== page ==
Resistance Mutations and CTL Epitopes in Archived HIV-1 DNA of Patients on Antiviral Treatment: Toward a New Concept of Vaccine.

PLoS One. 2013; 8(7): e69029
Papuchon J, Pinson P, Lazaro E, Reigadas S, Guidicelli G, Taupin JL, Neau D, Fleury H,

Eleven patients responding successfully to first-line antiretroviral therapy (ART) were investigated for proviral drug resistance mutations (DRMs) in RT by ultra-deep pyrosequencing (UDPS). After molecular typing of the class I alleles A and B, the CTL epitopes in the Gag, Nef and Pol regions of the provirus were sequenced and compared to the reference HXB2 HIV-1 epitopes. They were then matched with the HLA alleles with determination of theoretical affinity (TA). For 3 patients, the results could be compared with an RNA sample of the circulating virus at initiation of therapy. Five out of 11 patients exhibited DRMs by UDPS. The issue is whether a therapeutic switch is relevant in these patients by taking into account the identity of the archived resistance mutations. When the archived CTL epitopes were determined on the basis of the HLA alleles, different patterns were observed. Some epitopes were identical to those reported for the reference with the same TA, while others were mutated with a decrease in TA. In 2 cases, an epitope was observed as a combination of subpopulations at entry and was retrieved as a single population with lower TA at success. With regard to immunological stimulation and given the variability of the archived CTL epitopes, we propose a new concept of curative vaccine based on identification of HIV-1 CTL epitopes after prior sequencing of proviral DNA and matching with HLA class I alleles. HubMed – drug

Antiviral Activity of Glycyrrhizin against Hepatitis C Virus In Vitro.

PLoS One. 2013; 8(7): e68992
Matsumoto Y, Matsuura T, Aoyagi H, Matsuda M, Hmwe SS, Date T, Watanabe N, Watashi K, Suzuki R, Ichinose S, Wake K, Suzuki T, Miyamura T, Wakita T, Aizaki H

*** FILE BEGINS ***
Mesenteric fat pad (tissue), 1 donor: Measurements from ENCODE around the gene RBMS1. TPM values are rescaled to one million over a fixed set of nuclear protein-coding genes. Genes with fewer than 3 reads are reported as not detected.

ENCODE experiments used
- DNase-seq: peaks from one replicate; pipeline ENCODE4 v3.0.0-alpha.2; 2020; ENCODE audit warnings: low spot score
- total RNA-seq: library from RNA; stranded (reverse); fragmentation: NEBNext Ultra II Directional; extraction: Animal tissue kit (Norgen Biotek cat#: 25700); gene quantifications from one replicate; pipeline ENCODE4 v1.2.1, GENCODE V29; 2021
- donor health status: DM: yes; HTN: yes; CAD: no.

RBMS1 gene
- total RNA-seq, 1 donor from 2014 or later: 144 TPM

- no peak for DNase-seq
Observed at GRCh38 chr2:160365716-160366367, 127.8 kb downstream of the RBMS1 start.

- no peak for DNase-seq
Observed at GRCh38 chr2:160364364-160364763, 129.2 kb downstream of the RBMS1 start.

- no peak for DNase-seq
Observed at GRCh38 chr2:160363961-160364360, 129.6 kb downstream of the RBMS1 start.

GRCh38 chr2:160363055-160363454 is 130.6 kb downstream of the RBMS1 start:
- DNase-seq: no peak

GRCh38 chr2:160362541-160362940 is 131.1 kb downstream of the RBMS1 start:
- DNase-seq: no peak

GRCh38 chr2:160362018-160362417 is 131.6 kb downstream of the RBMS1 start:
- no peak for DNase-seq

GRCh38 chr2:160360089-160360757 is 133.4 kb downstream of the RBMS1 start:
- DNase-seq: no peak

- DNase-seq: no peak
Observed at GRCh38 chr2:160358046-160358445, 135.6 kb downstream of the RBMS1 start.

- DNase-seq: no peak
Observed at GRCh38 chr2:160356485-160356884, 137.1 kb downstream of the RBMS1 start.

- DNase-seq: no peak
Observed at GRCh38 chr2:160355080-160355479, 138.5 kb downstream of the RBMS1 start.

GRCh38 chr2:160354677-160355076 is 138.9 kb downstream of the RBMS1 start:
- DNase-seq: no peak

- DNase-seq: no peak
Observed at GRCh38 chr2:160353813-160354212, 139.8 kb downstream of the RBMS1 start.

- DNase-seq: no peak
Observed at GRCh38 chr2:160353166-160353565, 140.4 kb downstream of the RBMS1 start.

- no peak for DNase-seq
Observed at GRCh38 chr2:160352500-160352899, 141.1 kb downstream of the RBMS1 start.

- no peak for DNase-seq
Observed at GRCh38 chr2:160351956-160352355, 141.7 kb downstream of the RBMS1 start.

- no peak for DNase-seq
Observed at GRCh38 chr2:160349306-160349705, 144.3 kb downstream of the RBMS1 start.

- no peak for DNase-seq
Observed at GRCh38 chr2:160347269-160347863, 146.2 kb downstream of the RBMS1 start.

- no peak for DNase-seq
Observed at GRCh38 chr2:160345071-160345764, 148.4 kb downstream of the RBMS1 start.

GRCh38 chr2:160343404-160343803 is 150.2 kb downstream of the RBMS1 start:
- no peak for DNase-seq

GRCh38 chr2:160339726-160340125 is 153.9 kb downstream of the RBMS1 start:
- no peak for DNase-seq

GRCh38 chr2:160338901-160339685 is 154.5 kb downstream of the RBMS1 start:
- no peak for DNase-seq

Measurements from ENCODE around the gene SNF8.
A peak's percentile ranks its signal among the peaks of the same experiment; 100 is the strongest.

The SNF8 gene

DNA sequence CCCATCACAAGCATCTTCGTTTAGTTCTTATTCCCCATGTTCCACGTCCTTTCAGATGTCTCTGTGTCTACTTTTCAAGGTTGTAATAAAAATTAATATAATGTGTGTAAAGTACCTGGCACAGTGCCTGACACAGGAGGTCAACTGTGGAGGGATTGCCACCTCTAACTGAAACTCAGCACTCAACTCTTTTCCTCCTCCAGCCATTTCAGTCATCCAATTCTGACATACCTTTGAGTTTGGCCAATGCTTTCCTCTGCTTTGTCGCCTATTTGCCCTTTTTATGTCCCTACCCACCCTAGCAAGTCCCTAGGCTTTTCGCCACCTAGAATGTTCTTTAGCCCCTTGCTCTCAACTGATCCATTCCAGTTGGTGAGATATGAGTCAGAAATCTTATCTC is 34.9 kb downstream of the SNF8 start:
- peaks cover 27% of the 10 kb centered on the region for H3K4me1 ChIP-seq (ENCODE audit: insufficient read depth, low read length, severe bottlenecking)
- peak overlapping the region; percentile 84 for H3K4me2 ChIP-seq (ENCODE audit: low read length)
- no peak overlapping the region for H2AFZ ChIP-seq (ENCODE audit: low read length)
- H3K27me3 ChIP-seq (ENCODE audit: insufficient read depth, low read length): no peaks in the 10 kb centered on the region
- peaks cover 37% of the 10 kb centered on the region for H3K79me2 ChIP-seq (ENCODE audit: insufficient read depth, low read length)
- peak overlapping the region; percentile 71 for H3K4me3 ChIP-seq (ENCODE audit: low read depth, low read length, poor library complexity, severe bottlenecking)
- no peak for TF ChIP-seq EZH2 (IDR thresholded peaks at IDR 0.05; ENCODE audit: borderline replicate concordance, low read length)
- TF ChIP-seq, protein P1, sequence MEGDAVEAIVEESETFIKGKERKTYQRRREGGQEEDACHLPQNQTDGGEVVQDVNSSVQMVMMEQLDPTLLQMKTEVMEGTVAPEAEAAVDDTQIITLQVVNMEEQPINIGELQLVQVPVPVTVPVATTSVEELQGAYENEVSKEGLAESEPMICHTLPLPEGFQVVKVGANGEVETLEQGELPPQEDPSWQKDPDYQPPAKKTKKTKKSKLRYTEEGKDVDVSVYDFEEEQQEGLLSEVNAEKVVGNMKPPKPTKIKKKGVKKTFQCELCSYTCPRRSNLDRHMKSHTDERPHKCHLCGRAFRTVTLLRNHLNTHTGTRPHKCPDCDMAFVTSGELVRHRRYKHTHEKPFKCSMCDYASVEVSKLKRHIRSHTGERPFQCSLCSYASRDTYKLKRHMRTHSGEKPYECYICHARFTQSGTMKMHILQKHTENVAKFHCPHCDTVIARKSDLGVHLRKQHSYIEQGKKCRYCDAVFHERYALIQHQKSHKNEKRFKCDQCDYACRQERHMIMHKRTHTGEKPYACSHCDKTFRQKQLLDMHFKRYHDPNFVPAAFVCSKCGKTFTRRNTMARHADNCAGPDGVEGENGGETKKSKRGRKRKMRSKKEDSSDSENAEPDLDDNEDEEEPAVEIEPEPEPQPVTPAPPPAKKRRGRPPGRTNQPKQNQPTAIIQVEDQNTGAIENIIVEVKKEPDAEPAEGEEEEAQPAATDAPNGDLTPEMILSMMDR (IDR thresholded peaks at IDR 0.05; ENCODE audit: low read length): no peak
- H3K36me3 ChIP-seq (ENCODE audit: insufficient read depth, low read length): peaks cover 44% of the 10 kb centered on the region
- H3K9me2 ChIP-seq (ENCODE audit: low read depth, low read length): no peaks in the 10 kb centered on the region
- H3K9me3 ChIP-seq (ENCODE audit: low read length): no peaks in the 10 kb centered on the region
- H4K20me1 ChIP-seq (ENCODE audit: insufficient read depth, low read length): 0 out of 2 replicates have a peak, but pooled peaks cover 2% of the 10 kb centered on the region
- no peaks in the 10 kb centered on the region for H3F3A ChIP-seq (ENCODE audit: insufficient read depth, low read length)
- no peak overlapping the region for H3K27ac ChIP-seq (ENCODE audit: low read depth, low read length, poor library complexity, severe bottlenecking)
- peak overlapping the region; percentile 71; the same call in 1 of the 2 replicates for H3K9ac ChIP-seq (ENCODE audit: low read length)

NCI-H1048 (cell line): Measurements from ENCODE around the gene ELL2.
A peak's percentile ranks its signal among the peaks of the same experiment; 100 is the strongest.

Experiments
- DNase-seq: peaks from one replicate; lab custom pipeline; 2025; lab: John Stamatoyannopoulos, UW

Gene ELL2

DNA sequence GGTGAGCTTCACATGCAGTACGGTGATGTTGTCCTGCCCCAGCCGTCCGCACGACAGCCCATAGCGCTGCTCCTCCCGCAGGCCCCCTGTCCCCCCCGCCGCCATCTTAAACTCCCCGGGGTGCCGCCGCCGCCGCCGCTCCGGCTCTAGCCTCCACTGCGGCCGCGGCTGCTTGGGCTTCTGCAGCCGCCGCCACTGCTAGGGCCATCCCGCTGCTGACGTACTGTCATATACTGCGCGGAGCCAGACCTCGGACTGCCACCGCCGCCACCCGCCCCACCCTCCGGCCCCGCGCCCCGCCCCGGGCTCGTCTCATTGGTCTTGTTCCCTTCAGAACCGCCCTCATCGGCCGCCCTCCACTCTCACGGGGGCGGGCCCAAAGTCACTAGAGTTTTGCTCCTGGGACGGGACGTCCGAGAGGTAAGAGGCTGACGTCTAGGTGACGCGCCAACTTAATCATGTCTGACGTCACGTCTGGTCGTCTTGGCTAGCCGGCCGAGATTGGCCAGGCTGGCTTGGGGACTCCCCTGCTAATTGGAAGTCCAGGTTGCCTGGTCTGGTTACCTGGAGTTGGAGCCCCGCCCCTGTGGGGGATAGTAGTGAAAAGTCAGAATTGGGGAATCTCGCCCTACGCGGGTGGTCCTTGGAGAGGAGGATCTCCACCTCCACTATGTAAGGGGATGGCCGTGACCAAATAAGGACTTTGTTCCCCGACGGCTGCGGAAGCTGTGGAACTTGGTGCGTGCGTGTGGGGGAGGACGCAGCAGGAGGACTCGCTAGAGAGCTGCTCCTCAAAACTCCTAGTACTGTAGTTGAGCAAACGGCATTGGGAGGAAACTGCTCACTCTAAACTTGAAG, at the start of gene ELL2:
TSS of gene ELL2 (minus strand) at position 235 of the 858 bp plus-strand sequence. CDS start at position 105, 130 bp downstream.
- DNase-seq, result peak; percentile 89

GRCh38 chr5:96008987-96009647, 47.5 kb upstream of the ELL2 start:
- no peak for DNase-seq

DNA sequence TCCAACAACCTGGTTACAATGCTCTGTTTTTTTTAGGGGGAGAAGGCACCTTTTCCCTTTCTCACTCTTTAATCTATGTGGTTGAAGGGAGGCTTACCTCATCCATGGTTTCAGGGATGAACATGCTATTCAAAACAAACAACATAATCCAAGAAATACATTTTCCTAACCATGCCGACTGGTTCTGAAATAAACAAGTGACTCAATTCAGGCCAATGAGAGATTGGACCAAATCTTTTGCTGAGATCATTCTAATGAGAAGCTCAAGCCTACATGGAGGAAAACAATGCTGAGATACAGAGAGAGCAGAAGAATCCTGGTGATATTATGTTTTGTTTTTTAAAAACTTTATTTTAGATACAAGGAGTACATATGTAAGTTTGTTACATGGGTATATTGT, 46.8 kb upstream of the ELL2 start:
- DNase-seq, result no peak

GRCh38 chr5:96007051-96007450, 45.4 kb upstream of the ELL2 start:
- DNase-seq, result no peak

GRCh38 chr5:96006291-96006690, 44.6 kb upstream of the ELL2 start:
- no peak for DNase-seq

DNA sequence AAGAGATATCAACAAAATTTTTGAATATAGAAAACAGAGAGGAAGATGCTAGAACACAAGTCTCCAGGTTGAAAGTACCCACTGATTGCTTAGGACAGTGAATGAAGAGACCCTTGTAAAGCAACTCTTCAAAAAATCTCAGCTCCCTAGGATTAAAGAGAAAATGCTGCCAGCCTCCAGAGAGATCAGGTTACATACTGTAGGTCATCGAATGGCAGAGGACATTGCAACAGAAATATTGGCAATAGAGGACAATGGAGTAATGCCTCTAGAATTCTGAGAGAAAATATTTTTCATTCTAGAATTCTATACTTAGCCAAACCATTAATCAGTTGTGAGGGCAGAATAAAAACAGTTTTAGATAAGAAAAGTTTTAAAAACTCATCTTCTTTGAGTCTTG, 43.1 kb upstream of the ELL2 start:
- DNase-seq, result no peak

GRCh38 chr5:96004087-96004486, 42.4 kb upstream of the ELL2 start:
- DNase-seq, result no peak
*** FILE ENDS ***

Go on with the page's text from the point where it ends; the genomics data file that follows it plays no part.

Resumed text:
Glycyrrhizin (GL) has been used in Japan to treat patients with chronic viral hepatitis, as an anti-inflammatory drug to reduce serum alanine aminotransferase levels. GL is also known to exhibit various biological activities, including anti-viral effects, but the anti-hepatitis C virus (HCV) effect of GL remains to be clarified. In this study, we demonstrated that GL treatment of HCV-infected Huh7 cells caused a reduction of infectious HCV production using cell culture-produced HCV (HCVcc). To determine the target step in the HCV lifecycle of GL, we used HCV pseudoparticles (HCVpp), replicon, and HCVcc systems. Significant suppressions of viral entry and replication steps were not observed. Interestingly, extracellular infectivity was decreased, and intracellular infectivity was increased. By immunofluorescence and electron microscopic analysis of GL treated cells, HCV core antigens and electron-dense particles had accumulated on endoplasmic reticulum attached to lipid droplet (LD), respectively, which is thought to act as platforms for HCV assembly. Furthermore, the amount of HCV core antigen in LD fraction increased. Taken together, these results suggest that GL inhibits release of infectious HCV particles. GL is known to have an inhibitory effect on phospholipase A2 (PLA2). We found that group 1B PLA2 (PLA2G1B) inhibitor also decreased HCV release, suggesting that suppression of virus release by GL treatment may be due to its inhibitory effect on PLA2G1B. Finally, we demonstrated that combination treatment with GL augmented IFN-induced reduction of virus in the HCVcc system. GL is identified as a novel anti-HCV agent that targets infectious virus particle release. HubMed – drug